The wood tells us what to do

We start by finding beautiful pieces of wood and then concentrate on making the most of their natural characteristics.

Our cuts curve like the grain

When making table tops it’s not always possible to make one top with one bit of wood. When we need to use two bits of wood, we make our joints along a natural line in the wood to join the pieces of the tree together in harmony

Our repairs replace like with like

Usually we celebrate holes but we understand they are not always practical. When they need to be filled in, if the hole is where a knot is then it will be filled with wood that has a knot in it. When we add a piece of wood into a hole, they're carefully measured and tapered for a perfect fit. Sometimes when people are asked to work out which piece is a repair, they can't tell and instead they trace a natural line in the wood where the colour looks like a crack or join.

People often ask how it is done. The following images show the repair process, starting with measuring the hole in the wood with a laser (Picture 1). Then we find a chunk of wood that's a suitable size and matches the colour and grain as much as possible (Picture 2). The outline around the chosen bit of wood is then cut to the depth required. The hole in the table is also trimmed ready for the plug (Picture 3). The plug is removed (Picture 4), put into the hole (Picture 5) and finished off (Picture 6).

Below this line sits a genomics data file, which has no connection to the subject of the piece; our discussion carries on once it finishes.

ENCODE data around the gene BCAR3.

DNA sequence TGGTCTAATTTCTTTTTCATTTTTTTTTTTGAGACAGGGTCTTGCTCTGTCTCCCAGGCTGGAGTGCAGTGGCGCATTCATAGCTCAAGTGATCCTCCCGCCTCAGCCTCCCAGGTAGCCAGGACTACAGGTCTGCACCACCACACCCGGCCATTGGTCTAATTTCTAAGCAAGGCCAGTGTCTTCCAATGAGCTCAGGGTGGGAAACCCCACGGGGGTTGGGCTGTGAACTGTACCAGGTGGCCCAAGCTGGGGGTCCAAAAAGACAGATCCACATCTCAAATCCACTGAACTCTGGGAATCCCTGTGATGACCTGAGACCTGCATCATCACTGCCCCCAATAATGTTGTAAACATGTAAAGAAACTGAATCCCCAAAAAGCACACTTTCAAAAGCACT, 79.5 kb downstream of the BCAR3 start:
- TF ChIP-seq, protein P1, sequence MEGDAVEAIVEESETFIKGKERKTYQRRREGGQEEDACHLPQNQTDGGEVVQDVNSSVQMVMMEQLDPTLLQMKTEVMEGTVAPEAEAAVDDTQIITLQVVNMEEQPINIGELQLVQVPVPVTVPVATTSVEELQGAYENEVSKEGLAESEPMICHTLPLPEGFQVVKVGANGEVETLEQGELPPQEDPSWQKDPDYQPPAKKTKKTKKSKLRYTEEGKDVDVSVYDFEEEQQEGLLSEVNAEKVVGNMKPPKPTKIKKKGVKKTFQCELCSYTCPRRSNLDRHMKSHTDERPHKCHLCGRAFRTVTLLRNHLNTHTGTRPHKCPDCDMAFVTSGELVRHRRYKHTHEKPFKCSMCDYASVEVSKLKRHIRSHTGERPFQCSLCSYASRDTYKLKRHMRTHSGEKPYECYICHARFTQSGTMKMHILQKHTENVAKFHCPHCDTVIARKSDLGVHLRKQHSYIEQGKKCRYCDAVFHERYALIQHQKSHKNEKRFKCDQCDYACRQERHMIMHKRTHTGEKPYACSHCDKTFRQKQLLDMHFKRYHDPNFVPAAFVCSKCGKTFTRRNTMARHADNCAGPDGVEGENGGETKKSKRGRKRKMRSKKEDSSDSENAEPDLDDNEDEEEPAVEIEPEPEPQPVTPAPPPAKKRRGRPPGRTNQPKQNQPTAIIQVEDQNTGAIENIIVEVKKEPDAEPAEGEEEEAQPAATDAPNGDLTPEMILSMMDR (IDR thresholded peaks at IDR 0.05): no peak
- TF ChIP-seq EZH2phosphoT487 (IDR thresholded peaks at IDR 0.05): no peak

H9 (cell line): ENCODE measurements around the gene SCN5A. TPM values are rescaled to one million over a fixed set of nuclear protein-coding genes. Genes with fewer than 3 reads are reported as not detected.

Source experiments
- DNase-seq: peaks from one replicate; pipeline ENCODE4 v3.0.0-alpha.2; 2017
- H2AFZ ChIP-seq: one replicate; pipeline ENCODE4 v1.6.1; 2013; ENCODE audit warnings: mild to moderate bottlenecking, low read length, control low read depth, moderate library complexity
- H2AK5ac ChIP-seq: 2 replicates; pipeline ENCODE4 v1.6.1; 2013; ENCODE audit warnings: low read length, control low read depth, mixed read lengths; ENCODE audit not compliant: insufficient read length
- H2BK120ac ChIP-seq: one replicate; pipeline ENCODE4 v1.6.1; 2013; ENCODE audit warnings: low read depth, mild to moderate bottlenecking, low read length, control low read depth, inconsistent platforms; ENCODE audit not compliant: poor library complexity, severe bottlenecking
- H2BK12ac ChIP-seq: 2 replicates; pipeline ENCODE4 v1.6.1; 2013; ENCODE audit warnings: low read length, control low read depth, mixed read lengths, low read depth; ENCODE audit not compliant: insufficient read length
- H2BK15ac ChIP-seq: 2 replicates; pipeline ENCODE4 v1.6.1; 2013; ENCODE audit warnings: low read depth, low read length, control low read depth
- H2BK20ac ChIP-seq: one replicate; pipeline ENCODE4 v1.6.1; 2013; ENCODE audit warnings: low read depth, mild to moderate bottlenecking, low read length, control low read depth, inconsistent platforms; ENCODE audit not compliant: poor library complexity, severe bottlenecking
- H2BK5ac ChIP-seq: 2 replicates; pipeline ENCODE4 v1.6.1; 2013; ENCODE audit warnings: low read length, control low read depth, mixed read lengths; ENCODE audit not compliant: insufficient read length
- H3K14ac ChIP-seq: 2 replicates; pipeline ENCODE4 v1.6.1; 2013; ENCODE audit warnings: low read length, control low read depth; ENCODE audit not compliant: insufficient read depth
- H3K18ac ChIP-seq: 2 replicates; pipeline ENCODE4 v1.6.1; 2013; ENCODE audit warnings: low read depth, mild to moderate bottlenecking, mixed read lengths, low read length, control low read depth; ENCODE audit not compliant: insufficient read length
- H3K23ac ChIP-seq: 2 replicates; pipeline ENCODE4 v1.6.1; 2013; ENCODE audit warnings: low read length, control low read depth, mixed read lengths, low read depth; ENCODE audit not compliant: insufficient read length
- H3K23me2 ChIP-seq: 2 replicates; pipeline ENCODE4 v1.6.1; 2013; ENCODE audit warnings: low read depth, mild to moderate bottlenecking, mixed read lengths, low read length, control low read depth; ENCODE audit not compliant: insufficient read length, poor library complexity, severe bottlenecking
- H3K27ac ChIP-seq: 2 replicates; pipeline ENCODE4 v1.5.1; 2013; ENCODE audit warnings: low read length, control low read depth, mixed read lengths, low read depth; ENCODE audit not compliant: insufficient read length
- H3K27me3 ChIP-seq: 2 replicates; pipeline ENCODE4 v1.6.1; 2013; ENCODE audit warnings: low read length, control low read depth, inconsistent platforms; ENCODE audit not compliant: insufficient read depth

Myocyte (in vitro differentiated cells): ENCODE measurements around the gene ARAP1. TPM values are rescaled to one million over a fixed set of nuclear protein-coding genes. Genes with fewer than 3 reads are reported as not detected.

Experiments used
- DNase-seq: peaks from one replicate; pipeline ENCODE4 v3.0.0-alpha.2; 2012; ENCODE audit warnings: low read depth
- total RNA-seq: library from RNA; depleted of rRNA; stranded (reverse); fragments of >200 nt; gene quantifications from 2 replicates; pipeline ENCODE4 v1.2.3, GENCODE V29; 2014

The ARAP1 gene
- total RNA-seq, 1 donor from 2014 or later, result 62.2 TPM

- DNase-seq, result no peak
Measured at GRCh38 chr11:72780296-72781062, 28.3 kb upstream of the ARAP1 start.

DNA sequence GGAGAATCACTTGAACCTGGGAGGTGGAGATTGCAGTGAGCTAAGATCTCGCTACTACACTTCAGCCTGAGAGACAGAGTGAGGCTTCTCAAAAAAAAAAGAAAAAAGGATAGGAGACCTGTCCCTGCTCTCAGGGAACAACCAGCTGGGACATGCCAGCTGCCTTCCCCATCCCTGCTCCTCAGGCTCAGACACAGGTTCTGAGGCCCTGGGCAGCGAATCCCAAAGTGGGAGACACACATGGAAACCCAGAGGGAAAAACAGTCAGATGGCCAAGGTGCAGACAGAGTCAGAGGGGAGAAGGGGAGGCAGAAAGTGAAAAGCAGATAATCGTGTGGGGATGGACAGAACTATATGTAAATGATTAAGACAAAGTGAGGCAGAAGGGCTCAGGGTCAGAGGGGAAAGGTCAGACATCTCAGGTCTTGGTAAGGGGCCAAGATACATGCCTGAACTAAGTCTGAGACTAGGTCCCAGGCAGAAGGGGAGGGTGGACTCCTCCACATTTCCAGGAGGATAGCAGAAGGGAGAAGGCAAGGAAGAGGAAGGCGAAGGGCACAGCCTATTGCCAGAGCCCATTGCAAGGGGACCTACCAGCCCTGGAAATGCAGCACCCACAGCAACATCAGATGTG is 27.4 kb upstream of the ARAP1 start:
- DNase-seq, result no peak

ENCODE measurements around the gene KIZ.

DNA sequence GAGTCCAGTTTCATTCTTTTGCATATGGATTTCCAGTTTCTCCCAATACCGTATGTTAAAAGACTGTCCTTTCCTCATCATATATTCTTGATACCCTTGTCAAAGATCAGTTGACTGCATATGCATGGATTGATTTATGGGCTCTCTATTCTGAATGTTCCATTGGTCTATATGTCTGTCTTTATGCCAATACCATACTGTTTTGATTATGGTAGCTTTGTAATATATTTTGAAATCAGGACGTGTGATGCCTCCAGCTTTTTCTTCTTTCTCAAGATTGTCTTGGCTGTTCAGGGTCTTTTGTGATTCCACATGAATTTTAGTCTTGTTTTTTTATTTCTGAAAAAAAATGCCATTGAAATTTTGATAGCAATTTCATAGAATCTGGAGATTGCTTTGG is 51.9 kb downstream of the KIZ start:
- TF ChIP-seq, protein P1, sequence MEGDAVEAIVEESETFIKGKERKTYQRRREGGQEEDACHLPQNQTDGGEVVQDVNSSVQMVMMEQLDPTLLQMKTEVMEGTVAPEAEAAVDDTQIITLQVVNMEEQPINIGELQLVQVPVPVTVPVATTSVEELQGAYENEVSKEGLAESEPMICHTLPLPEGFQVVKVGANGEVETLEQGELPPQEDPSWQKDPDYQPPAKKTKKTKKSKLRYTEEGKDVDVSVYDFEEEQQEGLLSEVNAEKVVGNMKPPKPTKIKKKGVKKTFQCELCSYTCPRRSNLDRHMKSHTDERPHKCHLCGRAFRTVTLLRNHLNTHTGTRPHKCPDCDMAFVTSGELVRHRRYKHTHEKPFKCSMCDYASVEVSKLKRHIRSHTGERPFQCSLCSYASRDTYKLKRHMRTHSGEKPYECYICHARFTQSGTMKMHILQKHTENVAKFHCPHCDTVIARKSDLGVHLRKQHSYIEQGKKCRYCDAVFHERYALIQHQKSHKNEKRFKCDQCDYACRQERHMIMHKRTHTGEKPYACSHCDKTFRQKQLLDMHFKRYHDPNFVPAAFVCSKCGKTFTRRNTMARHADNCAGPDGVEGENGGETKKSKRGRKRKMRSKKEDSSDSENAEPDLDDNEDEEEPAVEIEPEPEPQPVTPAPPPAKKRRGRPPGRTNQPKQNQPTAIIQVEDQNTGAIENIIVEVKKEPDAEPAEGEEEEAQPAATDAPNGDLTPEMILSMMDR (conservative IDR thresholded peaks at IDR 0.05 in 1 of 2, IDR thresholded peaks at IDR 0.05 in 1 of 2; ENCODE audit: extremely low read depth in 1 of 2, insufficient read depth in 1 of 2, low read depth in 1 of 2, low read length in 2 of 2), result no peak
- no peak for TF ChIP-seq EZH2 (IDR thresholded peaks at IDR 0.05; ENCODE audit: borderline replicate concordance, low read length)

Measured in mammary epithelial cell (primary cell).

It's a bug's life

Wood boring bugs are everywhere. Every piece of wood that comes into the workshop is treated to make sure that any bugs still hiding in there are dead.

Sometimes, the marks that bugs leave are delightful and we have the opportunity to make a feature of them, as we have done recently with an Ash table.

Bark bugs simply take the easiest option, optimising food supply by taking advantage of the softness of the substrate. Living accomodation for bark bugs is under the bark.

Eggs are typically laid in a line, in the area between the bark and the sapwood. When the eggs hatch the tiny grubs eat their way along the cambian layer. Growing quickly, they bore increasingly wide channels until its time to escape to their next stage of life. At this point they bore their way out through the bark and live onwards as flying bugs. They return after mating and lay more eggs for the next generation of grubs.